A toy boat launched by a fourth grade class in Charleston, South Carolina, was discovered by a mother and her 3-year-old son more than 4,000 miles away in Wales.
The students at St. Andrew's School of Math and Science launched the boat they named “Carolina Dreamer” off the coast of South Carolina in May 2015 as part of the Educational Passages program, which uses GPS tracking systems on the little boats to teach children about the sciences of the world’s oceans.
After briefly losing track of their vessel, the kids are now “over the moon” that their “little diva,” as they refer to her, has been located.
“When she stopped pinging and we didn’t hear from her, it was like we lost a part of our class. We lost a friend,” teacher Amy McMahon told ABC News of her students’ beloved project. “As she approached the coast of Ireland it felt like she was playing hide and seek with us. It was 20 minutes off the coast of Ireland and she was a diva and said she didn’t want to stop there.”
The class had been tracking their boat’s journey for nine months when they noticed the GPS stopped sending a signal on Feb. 2.
“We were very worried that we may never hear from her again,” McMahon told local station WCSC. “Our students frantically contacted harbormasters, the U.K. Coast Guard, and anyone and everyone who may come in contact with her. The response was astounding, and it seemed that the entire coastline of Ireland and Wales were keeping watch.”
Little did they know that their boat would soon be in good hands, safe with a mother and her young son on the quaint coast of Borth, Wales.
(PHOTO: Helen Hinks’ children pose with the mini-boat they found washed ashore in Borth, Wales.)
“I went to the beach for a walk with my 3-year-old son William,” Helen Hinks wrote to ABC News of their shocking discovery. “We often go before picking up my daughters from school. It was a nice day, high tide and good waves.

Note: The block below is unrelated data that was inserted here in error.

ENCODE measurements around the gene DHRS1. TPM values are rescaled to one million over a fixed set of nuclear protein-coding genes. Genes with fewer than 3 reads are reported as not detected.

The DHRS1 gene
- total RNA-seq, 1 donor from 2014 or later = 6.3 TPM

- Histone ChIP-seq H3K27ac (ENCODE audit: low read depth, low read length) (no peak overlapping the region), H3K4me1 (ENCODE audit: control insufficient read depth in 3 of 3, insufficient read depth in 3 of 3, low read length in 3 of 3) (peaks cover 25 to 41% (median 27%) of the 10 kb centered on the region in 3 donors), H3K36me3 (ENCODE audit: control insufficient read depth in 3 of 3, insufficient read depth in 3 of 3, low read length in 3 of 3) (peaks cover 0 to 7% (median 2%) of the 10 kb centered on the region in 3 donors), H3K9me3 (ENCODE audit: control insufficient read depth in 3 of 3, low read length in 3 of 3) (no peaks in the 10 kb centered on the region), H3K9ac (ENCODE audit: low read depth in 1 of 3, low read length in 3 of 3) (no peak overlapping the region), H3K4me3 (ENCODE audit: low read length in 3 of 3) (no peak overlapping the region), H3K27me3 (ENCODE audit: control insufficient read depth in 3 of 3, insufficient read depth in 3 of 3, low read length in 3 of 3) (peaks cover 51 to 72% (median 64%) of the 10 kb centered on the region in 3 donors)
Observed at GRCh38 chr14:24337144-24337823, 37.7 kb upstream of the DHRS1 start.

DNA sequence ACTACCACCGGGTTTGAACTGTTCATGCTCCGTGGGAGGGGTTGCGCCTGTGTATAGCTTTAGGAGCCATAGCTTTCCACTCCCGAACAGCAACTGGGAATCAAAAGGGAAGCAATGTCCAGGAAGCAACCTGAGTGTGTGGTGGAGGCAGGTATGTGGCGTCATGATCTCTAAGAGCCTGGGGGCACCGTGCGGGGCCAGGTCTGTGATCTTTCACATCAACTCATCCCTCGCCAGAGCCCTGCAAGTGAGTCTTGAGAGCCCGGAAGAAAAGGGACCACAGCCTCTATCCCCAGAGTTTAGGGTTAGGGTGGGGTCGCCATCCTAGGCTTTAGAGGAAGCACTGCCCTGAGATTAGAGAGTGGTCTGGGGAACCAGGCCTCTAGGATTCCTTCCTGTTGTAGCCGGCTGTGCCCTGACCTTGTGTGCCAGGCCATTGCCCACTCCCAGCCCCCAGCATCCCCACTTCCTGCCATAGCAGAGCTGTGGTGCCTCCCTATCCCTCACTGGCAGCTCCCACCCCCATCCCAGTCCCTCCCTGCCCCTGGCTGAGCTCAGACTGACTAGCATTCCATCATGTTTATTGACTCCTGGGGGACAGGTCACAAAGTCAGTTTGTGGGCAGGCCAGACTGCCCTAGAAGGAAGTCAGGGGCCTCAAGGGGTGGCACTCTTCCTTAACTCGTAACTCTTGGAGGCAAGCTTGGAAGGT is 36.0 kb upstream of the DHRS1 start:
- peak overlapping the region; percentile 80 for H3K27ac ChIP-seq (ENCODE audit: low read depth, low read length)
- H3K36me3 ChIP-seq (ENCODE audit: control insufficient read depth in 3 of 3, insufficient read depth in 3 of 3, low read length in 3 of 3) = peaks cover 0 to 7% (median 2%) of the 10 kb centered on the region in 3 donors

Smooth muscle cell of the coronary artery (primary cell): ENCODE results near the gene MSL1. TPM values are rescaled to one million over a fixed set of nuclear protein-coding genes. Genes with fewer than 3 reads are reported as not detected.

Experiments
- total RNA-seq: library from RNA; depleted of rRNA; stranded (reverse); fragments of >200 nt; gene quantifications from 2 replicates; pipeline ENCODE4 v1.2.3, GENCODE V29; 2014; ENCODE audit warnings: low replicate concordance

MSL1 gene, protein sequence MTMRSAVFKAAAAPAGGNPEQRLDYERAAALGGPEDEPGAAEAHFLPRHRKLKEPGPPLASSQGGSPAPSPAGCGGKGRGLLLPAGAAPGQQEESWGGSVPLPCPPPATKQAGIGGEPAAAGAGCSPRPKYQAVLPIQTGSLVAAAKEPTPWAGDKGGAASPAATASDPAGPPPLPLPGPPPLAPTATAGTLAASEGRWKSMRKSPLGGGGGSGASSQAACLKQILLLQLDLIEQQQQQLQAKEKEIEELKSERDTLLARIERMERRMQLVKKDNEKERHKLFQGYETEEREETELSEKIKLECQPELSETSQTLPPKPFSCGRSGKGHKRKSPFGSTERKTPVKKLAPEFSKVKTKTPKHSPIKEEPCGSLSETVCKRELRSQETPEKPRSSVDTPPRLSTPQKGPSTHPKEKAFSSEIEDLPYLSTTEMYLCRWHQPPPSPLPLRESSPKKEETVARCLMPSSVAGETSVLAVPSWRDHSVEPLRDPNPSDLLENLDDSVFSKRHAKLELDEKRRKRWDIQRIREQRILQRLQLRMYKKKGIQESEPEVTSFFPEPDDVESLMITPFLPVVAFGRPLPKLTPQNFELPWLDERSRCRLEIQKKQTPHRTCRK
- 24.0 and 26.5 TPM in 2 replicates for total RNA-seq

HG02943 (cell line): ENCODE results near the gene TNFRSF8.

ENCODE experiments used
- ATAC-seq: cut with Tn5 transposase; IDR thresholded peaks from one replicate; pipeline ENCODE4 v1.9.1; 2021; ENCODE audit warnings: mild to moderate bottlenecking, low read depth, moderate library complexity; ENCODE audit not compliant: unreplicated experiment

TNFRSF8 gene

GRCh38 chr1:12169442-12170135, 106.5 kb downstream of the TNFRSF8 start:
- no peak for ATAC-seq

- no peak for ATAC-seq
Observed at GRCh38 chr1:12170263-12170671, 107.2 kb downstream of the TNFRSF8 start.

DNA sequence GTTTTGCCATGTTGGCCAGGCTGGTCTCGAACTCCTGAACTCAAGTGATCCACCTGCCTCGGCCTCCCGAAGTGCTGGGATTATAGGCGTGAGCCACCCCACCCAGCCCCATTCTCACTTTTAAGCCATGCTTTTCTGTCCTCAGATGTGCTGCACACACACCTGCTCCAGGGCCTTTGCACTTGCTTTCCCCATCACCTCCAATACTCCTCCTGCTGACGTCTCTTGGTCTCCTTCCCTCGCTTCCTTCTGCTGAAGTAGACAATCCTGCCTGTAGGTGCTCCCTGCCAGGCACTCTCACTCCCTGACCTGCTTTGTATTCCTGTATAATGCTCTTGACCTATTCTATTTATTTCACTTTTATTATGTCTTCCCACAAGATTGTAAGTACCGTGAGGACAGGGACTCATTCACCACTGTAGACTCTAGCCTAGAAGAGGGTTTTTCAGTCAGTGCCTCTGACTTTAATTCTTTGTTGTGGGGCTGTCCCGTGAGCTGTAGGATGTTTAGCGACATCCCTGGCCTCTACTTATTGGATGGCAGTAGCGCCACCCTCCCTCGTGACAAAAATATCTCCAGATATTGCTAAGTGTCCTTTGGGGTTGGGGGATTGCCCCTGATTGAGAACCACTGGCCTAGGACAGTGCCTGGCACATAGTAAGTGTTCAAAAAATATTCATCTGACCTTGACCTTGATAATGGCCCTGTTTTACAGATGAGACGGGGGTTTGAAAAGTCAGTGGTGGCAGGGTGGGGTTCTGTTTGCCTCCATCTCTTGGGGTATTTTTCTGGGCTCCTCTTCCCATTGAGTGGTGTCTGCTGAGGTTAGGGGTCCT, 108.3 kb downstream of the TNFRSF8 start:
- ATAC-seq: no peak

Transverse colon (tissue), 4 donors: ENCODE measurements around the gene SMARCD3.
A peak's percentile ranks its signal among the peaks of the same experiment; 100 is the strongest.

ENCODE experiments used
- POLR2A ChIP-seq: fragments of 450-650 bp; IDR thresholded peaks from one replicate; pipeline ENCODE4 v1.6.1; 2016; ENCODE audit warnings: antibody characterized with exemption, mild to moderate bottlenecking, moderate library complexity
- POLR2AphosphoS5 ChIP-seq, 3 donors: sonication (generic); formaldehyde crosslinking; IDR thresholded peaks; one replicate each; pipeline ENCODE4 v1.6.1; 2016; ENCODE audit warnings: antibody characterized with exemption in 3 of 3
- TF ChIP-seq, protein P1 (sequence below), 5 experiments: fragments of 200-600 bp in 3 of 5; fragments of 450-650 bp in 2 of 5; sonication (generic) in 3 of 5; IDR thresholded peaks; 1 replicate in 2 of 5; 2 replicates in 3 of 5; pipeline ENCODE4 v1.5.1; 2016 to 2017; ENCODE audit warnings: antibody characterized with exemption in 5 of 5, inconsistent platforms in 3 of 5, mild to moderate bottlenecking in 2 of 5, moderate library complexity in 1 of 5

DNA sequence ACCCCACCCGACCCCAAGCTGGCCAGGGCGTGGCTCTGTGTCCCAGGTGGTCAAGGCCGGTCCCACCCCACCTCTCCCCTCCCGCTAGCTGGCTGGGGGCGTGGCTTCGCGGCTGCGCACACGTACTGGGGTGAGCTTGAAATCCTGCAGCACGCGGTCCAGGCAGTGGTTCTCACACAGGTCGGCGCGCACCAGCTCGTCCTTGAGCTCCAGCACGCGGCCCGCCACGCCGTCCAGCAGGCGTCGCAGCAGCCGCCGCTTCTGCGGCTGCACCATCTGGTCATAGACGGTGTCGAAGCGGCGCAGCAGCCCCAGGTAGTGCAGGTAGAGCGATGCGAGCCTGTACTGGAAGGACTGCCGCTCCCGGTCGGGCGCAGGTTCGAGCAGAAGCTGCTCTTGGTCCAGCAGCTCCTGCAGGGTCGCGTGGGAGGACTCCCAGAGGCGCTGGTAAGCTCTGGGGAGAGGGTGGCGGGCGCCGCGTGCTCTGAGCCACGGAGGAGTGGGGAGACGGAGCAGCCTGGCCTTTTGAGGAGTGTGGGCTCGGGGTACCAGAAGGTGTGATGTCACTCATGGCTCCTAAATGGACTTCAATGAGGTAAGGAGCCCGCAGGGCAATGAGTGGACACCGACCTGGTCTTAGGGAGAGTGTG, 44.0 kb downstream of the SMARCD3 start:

"As we watched the waves we noticed something in the water," she continued. "William said, ‘It’s a boat.’ It literally sailed right up to where we were standing and I ran in and pulled it out. William was so excited saying it was a pirate ship. I thought it was really magical the way it sailed so beautifully to us. It had no mast sail or cover but you could tell a lot of care had gone in to the making of the boat and due to all the barnacles that it must have been in the water a long time.”
Unsure who the boat belonged to, Hinks took it home to be stored in her father-in-law’s garage. That’s when the GPS tracker stopped pinging with the class in South Carolina.
“I asked my daughters' school if they wanted it and told them how we'd found it,” Hinks explained. “Just over a week had passed when a friend of mine sent me the link to the local news report. It had the full story of when she was launched and photos.”
After learning of the cherished boat’s background story, Hinks immediately contacted Educational Passages to alert the South Carolina school children that their “Carolina Dreamer” had been found.
“We were so happy and amazed to have found it and to have been a part of its journey,” said Hinks. “I have spoken with the teachers and pupils of St. Andrews via Skype, such enthusiastic wonderful people who made this project possible.”
Her daughters’ school is now working with McMahon’s class “learning about each other's environments and making new friends,” said Hinks. “Such a fantastic learning opportunity for both schools.”
The Welsh students are working on repairing the mini-boat and plan to re-launch her back to the United States this summer.
(PHOTO: Students in Wales pose with the boat once it was discovered there by Helen Hinks.)
“To me, it was the perfect storm,” said McMahon. “She’s such a celebrity now. This little boat is so special. We tracked the weather and knew when she was in bad storms. She is a survivor.”
McMahon said her students believe their mighty mini-boat just needed a little “beauty rest,” before getting repaired and making her way home to them.